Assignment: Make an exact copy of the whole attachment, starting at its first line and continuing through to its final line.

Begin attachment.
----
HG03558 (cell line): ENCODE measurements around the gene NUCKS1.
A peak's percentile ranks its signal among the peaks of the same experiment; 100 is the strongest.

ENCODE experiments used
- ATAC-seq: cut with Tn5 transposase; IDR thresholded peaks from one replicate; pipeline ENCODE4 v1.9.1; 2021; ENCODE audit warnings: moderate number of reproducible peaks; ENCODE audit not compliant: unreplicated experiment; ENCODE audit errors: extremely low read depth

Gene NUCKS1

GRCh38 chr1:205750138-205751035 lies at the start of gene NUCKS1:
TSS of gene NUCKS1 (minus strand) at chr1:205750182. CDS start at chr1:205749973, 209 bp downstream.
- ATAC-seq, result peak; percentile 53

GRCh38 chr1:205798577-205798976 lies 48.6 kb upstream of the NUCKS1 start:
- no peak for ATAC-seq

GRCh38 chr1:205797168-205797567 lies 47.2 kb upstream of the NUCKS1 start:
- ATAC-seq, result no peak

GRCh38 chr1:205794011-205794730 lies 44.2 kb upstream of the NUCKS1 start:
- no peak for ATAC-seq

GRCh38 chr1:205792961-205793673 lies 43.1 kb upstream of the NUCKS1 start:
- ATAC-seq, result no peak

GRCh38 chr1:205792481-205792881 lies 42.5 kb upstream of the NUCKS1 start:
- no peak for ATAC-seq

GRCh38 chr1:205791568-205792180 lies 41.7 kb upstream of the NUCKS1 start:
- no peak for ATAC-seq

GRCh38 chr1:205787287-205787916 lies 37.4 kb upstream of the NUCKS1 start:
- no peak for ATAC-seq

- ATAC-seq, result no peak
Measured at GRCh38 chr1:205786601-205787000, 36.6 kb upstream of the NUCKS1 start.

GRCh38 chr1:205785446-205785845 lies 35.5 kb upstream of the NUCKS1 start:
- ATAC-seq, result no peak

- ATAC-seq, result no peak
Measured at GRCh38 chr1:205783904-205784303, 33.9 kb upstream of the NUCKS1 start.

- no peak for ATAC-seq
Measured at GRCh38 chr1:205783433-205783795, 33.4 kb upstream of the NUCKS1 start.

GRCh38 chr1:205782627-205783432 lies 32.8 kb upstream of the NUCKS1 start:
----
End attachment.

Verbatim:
HG03558 (cell line): ENCODE measurements around the gene NUCKS1.
A peak's percentile ranks its signal among the peaks of the same experiment; 100 is the strongest.

ENCODE experiments used
- ATAC-seq: cut with Tn5 transposase; IDR thresholded peaks from one replicate; pipeline ENCODE4 v1.9.1; 2021; ENCODE audit warnings: moderate number of reproducible peaks; ENCODE audit not compliant: unreplicated experiment; ENCODE audit errors: extremely low read depth

Gene NUCKS1

GRCh38 chr1:205750138-205751035 lies at the start of gene NUCKS1:
TSS of gene NUCKS1 (minus strand) at chr1:205750182. CDS start at chr1:205749973, 209 bp downstream.
- ATAC-seq, result peak; percentile 53

GRCh38 chr1:205798577-205798976 lies 48.6 kb upstream of the NUCKS1 start:
- no peak for ATAC-seq

GRCh38 chr1:205797168-205797567 lies 47.2 kb upstream of the NUCKS1 start:
- ATAC-seq, result no peak

GRCh38 chr1:205794011-205794730 lies 44.2 kb upstream of the NUCKS1 start:
- no peak for ATAC-seq

GRCh38 chr1:205792961-205793673 lies 43.1 kb upstream of the NUCKS1 start:
- ATAC-seq, result no peak

GRCh38 chr1:205792481-205792881 lies 42.5 kb upstream of the NUCKS1 start:
- no peak for ATAC-seq

GRCh38 chr1:205791568-205792180 lies 41.7 kb upstream of the NUCKS1 start:
- no peak for ATAC-seq

GRCh38 chr1:205787287-205787916 lies 37.4 kb upstream of the NUCKS1 start:
- no peak for ATAC-seq

- ATAC-seq, result no peak
Measured at GRCh38 chr1:205786601-205787000, 36.6 kb upstream of the NUCKS1 start.

GRCh38 chr1:205785446-205785845 lies 35.5 kb upstream of the NUCKS1 start:
- ATAC-seq, result no peak

- ATAC-seq, result no peak
Measured at GRCh38 chr1:205783904-205784303, 33.9 kb upstream of the NUCKS1 start.

- no peak for ATAC-seq
Measured at GRCh38 chr1:205783433-205783795, 33.4 kb upstream of the NUCKS1 start.

GRCh38 chr1:205782627-205783432 lies 32.8 kb upstream of the NUCKS1 start: